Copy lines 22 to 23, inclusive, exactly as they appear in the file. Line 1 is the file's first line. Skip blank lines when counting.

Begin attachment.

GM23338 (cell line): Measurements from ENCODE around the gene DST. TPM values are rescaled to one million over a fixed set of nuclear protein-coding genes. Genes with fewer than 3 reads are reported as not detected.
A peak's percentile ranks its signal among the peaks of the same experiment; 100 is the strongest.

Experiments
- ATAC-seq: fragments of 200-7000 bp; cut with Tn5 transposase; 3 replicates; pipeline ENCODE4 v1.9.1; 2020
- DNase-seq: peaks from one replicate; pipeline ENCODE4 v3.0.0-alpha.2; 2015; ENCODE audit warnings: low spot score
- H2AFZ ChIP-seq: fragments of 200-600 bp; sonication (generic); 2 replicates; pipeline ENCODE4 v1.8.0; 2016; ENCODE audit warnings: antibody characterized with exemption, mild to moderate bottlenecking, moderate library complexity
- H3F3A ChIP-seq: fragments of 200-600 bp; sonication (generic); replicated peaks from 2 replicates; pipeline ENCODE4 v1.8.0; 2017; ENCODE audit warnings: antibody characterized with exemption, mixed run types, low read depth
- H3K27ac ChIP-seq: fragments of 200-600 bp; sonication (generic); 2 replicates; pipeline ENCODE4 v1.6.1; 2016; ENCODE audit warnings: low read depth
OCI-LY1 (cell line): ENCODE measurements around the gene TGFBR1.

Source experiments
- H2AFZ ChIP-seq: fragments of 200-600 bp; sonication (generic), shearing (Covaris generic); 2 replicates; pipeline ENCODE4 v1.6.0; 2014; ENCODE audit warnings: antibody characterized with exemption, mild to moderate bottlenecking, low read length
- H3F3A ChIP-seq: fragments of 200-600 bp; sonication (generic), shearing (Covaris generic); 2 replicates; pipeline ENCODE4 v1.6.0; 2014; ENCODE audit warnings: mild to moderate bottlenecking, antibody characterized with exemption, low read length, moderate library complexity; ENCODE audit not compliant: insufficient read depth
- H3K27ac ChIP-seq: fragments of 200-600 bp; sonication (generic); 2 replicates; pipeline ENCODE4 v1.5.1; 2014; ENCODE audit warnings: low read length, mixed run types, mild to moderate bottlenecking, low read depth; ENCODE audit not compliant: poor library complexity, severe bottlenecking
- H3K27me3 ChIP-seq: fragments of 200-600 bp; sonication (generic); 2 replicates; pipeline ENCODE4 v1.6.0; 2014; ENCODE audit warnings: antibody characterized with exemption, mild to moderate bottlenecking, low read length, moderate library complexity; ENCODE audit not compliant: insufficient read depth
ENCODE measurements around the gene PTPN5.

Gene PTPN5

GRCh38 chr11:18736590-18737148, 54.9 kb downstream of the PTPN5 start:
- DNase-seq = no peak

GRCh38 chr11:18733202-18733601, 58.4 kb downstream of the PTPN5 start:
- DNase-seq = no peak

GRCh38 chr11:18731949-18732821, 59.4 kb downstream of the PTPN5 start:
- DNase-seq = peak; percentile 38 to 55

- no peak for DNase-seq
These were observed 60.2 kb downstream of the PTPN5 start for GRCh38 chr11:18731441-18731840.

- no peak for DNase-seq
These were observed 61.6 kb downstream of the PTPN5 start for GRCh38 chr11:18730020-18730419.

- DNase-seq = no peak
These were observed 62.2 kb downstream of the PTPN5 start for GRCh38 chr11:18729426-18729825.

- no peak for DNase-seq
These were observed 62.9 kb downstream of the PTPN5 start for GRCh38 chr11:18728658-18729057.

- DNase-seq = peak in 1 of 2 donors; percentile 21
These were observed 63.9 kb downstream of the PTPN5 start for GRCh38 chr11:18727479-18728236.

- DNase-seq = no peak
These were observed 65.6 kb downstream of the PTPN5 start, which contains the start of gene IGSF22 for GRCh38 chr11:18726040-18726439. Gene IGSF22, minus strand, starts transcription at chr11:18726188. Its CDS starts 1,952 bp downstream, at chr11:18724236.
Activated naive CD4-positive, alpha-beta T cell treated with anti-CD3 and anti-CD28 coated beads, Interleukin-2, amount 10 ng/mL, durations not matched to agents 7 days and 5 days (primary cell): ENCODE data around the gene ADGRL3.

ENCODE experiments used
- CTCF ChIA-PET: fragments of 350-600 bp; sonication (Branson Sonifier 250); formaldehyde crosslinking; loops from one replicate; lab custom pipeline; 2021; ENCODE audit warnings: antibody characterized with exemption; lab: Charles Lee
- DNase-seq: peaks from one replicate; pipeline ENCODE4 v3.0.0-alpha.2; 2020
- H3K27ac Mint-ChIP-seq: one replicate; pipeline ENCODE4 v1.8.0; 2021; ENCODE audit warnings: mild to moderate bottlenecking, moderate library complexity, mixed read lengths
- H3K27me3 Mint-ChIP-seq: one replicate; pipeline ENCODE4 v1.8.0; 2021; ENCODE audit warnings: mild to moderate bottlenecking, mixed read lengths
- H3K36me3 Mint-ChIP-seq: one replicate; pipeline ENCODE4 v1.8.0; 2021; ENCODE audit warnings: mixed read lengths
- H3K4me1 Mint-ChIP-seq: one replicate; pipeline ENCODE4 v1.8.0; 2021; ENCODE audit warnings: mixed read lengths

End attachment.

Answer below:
- DNase-seq = peak; percentile 38 to 55

- no peak for DNase-seq